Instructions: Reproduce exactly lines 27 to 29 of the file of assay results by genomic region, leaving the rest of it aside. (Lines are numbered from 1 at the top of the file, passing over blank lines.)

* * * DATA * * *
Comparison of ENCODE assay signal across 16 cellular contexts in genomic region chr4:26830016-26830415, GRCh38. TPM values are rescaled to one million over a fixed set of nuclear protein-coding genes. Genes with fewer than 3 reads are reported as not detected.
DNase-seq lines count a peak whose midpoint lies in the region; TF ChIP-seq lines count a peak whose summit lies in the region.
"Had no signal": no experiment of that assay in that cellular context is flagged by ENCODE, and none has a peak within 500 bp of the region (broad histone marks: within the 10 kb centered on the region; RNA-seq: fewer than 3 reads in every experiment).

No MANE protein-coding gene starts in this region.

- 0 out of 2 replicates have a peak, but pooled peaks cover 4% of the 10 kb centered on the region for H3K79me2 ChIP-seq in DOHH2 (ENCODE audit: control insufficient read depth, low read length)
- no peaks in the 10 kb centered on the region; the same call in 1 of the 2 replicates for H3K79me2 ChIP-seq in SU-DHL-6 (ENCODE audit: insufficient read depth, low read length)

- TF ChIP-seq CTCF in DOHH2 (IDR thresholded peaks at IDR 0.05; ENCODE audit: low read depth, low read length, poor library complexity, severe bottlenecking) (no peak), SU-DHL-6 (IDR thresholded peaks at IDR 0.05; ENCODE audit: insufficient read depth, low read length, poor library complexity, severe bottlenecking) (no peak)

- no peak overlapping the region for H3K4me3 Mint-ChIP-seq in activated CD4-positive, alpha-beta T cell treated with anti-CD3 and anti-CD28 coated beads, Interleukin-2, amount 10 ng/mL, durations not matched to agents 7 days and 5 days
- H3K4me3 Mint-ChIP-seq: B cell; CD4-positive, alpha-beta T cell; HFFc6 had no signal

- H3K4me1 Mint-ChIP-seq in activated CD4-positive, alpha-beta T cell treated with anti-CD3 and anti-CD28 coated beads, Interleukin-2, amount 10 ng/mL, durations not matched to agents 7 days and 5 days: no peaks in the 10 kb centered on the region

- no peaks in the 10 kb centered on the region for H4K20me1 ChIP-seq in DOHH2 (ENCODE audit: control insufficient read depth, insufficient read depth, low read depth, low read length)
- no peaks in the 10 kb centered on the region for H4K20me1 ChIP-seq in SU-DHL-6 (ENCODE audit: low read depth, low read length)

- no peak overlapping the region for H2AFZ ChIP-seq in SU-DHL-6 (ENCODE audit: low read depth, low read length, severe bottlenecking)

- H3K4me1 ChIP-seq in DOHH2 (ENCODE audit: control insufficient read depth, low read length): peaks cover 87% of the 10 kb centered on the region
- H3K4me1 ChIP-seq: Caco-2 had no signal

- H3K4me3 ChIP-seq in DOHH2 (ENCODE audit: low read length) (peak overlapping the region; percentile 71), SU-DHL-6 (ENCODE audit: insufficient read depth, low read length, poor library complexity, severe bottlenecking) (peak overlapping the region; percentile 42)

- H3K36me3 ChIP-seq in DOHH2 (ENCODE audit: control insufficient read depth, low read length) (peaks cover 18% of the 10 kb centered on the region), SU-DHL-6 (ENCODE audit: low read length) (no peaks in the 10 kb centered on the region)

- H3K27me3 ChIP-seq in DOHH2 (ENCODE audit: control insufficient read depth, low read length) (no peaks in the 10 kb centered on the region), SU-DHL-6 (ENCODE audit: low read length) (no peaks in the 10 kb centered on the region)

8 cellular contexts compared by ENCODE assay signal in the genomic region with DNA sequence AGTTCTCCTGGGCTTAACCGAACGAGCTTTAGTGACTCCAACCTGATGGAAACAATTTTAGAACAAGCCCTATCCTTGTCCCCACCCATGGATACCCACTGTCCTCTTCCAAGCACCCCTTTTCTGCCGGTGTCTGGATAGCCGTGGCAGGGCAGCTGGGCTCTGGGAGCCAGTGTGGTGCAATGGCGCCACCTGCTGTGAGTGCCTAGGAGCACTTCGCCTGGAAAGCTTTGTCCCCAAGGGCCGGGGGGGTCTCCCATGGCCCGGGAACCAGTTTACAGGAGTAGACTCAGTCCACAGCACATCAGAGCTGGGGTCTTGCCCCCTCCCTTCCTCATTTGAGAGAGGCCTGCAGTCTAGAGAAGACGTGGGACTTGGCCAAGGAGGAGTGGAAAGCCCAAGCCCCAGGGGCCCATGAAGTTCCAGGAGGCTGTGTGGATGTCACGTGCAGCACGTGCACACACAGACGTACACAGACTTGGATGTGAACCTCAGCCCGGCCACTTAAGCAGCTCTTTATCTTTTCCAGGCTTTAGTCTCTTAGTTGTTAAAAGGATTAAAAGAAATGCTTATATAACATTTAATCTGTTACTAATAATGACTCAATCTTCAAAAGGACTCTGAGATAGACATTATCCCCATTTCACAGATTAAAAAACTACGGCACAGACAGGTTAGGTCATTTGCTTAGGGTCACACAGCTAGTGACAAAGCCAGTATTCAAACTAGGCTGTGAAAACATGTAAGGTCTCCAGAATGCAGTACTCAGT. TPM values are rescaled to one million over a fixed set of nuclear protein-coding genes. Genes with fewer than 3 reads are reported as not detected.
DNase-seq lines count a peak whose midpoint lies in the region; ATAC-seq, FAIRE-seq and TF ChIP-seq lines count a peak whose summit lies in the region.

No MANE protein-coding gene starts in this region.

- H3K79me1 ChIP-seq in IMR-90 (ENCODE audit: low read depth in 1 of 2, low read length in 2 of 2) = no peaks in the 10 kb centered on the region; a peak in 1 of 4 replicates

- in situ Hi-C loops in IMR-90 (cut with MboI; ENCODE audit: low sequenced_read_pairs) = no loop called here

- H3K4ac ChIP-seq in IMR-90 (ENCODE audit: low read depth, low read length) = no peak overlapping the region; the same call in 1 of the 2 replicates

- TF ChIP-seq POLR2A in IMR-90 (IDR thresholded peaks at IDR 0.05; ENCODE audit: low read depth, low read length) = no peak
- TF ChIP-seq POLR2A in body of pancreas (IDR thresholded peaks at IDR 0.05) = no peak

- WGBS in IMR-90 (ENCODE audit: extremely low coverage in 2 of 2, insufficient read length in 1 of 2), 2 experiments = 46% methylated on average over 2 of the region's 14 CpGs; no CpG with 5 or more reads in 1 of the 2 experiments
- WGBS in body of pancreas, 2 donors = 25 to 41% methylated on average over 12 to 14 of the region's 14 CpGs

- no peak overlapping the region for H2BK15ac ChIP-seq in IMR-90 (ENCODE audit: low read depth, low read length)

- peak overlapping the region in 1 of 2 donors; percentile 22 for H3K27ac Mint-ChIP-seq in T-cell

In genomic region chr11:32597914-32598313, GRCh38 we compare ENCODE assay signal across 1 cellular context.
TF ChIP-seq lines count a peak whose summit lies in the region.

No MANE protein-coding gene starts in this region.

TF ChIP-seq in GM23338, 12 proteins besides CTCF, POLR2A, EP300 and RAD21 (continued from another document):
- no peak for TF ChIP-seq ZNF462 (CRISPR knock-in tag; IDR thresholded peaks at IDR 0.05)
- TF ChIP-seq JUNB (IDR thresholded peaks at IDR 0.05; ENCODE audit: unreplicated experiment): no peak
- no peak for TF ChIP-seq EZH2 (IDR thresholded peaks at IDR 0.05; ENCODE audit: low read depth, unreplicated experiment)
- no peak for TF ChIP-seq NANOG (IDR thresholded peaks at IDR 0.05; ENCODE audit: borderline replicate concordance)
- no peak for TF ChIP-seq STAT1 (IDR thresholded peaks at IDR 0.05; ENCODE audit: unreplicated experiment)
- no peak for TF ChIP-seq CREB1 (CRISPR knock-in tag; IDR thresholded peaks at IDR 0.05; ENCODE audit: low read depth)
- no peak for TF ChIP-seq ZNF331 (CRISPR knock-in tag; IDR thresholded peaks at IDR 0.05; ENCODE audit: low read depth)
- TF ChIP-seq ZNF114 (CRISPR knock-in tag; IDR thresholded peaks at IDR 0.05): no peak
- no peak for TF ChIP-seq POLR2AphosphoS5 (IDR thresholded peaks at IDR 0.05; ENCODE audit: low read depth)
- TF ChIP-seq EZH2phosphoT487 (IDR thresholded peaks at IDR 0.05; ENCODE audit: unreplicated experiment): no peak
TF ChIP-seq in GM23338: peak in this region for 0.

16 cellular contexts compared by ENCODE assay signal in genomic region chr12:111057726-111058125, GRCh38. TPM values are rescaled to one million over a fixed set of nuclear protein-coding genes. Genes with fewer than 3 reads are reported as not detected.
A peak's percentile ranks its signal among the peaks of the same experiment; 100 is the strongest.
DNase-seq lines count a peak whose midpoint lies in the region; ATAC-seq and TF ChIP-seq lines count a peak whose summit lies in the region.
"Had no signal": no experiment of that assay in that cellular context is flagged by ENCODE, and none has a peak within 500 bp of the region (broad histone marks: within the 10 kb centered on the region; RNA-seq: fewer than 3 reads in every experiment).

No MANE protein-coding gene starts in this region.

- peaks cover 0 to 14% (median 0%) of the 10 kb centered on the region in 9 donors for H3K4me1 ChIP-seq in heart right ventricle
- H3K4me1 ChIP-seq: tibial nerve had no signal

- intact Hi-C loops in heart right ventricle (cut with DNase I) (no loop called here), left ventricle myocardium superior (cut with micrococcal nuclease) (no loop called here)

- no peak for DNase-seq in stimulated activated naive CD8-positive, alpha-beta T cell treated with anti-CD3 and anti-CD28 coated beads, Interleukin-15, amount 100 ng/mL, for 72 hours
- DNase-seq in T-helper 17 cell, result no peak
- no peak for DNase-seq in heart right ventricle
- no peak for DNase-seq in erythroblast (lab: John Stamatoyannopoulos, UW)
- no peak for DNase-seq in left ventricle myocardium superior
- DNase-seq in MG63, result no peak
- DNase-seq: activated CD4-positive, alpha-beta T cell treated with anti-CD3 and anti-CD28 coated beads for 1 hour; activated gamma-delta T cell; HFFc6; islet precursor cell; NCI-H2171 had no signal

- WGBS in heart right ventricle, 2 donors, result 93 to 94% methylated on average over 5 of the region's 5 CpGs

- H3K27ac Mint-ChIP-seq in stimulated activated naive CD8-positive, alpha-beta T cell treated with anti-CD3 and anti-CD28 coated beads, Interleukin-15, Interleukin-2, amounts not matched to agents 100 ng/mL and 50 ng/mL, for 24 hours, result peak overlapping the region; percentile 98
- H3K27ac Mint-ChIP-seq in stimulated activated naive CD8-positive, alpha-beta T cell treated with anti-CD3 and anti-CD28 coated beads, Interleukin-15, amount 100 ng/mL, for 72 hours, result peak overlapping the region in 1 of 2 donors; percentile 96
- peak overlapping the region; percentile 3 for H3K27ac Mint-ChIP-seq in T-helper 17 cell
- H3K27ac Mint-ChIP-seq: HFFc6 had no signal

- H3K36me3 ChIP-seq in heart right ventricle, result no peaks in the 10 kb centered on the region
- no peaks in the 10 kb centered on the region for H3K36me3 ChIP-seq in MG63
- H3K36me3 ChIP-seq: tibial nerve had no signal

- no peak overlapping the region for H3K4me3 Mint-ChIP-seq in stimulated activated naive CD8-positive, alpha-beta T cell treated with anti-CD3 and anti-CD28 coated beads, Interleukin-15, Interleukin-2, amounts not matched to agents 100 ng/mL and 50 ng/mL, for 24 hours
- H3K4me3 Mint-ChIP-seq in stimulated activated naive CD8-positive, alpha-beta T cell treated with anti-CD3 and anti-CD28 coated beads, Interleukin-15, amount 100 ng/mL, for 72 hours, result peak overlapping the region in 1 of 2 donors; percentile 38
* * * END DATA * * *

- WGBS in IMR-90 (ENCODE audit: extremely low coverage in 2 of 2, insufficient read length in 1 of 2), 2 experiments = 46% methylated on average over 2 of the region's 14 CpGs; no CpG with 5 or more reads in 1 of the 2 experiments
- WGBS in body of pancreas, 2 donors = 25 to 41% methylated on average over 12 to 14 of the region's 14 CpGs

- no peak overlapping the region for H2BK15ac ChIP-seq in IMR-90 (ENCODE audit: low read depth, low read length)